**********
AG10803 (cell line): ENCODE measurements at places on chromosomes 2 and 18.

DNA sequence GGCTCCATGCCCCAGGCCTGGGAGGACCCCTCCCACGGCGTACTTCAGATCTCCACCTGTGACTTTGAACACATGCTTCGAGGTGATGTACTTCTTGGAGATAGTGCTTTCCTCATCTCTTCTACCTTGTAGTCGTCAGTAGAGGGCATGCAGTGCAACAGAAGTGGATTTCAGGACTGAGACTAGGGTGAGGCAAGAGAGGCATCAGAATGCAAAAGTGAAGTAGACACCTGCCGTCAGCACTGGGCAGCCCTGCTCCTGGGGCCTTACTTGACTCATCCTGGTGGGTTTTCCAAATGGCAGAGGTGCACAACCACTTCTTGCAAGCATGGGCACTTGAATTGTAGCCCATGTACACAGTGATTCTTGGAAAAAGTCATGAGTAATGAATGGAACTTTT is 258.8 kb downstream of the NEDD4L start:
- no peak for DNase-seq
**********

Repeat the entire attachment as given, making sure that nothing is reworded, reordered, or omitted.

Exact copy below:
AG10803 (cell line): ENCODE measurements at places on chromosomes 2 and 18.

DNA sequence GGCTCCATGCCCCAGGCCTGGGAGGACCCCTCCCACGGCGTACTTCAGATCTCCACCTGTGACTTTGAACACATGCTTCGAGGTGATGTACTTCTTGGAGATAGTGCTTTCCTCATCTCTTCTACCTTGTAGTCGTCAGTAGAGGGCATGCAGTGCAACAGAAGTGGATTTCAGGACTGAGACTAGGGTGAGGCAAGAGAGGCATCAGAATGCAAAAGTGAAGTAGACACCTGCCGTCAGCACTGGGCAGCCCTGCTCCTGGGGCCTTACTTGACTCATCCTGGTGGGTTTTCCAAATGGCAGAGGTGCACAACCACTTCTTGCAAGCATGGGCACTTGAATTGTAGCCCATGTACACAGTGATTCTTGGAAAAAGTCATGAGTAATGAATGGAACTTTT is 258.8 kb downstream of the NEDD4L start:
- no peak for DNase-seq